6. Requires certifying agents to create fraud prevention procedures to: (1) Identify high-risk operations, supply chains, and agricultural products, (2) conduct risk-based unannounced inspections and supply chain trace-back and mass-balance audits, (3) share information with other certifying agents to verify supply chains and conduct investigations, and (4) report credible evidence of organic fraud to the USDA. AMS estimates each certifying agent would spend one hour documenting these procedures (§§ 205.403, 205.501 and 205.504).

7. Requires that certifying agents conduct unannounced inspections on at least 5% of the operations they certify, which is the current recommended practice in NOP Instruction 2609.[72] For the purposes of estimating paperwork impacts, AMS expects that half of the unannounced inspections (2.5% of total inspections) would meet the requirement for a full annual inspection and would not impact current paperwork burden. The remaining half of the unannounced inspections (2.5% of total inspections) would target high-risk operations and supply chains and would not count as a full annual inspection. Examples of targeted, limited-scope unannounced inspections include, but are not limited to, verifying livestock on pasture or performing targeted mass-balance and trace-back audits. AMS estimates that the paperwork impacts associated with these unannounced inspections would average inspectors 5 hours per inspection; half of the estimated 10 hours for a full annual inspection (§ 205.403).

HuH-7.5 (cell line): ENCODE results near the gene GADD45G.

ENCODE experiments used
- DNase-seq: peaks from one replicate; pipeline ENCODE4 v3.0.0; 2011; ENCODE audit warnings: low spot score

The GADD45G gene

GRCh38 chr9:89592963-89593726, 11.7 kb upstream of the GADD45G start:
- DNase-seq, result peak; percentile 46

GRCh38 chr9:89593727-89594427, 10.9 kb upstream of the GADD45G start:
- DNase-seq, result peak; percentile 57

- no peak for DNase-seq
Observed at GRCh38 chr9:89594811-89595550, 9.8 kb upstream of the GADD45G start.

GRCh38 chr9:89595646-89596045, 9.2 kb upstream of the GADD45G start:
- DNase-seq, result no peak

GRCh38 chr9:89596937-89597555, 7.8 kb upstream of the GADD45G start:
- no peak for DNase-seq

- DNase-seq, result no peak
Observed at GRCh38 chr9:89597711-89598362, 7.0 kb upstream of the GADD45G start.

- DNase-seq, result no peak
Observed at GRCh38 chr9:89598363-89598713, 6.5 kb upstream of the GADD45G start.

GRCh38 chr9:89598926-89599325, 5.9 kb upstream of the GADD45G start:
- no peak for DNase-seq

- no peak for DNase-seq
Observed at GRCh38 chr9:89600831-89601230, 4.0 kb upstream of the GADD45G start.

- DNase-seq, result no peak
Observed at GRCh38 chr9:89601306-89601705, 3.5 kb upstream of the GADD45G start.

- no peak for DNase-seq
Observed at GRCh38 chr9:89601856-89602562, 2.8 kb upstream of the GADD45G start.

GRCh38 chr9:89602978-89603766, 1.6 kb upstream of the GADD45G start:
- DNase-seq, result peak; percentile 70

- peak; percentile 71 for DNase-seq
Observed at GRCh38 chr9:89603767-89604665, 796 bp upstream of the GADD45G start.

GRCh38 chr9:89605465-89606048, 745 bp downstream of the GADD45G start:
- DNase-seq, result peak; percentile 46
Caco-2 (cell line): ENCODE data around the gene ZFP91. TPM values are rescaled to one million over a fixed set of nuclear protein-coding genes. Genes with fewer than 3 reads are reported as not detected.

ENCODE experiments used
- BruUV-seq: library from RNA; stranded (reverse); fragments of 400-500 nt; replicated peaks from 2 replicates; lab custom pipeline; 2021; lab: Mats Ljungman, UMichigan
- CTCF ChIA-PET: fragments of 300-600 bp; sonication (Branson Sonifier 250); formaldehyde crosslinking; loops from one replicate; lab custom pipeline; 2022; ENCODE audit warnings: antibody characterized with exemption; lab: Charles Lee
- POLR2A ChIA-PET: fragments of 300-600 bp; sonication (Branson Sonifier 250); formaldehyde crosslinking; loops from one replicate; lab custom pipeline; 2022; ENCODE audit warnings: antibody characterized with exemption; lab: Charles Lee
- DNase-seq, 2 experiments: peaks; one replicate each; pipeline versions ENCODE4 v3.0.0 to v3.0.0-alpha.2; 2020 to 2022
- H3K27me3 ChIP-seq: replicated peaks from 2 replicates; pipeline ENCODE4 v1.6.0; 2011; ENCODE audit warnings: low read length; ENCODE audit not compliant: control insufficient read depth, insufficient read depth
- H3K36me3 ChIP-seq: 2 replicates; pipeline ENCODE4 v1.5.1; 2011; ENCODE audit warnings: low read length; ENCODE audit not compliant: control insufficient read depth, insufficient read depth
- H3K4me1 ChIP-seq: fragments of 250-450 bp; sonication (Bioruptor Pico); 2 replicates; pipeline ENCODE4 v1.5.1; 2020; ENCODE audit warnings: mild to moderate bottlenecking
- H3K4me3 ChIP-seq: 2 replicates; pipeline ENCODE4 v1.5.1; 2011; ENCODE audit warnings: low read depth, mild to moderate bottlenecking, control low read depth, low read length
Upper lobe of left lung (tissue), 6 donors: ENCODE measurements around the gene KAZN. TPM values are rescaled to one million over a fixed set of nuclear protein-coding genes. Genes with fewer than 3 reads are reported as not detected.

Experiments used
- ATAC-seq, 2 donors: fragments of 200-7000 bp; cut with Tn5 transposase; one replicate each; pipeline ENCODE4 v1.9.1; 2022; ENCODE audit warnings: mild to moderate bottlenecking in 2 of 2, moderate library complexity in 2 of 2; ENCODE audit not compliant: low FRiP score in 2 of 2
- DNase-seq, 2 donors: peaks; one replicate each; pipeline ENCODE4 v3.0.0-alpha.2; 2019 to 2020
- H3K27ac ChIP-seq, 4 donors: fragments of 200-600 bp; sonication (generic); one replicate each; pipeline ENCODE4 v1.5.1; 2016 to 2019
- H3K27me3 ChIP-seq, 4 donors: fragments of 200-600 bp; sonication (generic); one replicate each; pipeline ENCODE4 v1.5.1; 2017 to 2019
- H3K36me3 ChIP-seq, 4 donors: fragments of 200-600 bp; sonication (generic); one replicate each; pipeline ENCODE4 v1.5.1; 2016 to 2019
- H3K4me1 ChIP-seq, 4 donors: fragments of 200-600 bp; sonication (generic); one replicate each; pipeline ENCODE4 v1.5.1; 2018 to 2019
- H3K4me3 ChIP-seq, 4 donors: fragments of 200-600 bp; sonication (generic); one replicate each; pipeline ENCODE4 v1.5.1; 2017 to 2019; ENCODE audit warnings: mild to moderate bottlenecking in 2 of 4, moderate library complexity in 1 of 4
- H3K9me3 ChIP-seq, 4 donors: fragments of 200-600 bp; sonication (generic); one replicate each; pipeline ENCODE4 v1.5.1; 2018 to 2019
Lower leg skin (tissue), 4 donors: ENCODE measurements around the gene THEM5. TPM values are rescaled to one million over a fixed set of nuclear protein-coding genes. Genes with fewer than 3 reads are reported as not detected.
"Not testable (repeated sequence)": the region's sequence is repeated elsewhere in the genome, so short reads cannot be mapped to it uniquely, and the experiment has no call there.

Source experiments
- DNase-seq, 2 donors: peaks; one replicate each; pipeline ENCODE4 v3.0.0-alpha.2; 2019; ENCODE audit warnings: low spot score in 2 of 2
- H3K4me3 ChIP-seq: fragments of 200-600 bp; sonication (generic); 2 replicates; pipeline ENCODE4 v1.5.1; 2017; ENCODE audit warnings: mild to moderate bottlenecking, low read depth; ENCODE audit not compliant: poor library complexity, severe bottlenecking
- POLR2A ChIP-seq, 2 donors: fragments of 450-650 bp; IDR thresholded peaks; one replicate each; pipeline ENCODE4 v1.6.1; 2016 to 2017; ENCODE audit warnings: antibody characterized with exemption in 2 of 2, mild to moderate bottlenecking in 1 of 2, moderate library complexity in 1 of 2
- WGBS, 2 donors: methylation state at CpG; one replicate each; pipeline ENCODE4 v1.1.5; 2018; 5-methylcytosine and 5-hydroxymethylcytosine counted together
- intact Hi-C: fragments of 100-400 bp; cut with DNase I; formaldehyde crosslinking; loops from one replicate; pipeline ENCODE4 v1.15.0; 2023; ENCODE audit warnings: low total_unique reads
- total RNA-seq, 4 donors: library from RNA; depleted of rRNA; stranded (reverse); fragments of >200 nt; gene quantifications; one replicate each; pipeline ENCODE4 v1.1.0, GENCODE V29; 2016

8. Requires certifying agents to issue standardized certificates of organic operation generated from the USDA's publicly available Organic Integrity Database (INTEGRITY).[73] This would require an initial upload of mandatory data for each operation and maintenance, at least annually, to ensure that data in INTEGRITY are current and accurate. Currently, all certifying agents have voluntarily uploaded and maintain 50% or more Start Printed Page 47579data on all certified operations per the recommendations found in the NOP's Data Quality Best Practices.[74] The proposed amendments would require a new, one-time burden of reporting hours for certifying agents to upload remaining data pertaining to currently certified operations into INTEGRITY for the first time. It is estimated that uploading these data into INTEGRITY would require 30 minutes for each operation and would be performed by administrative support personnel who have a lower wage rate than review and compliance staff.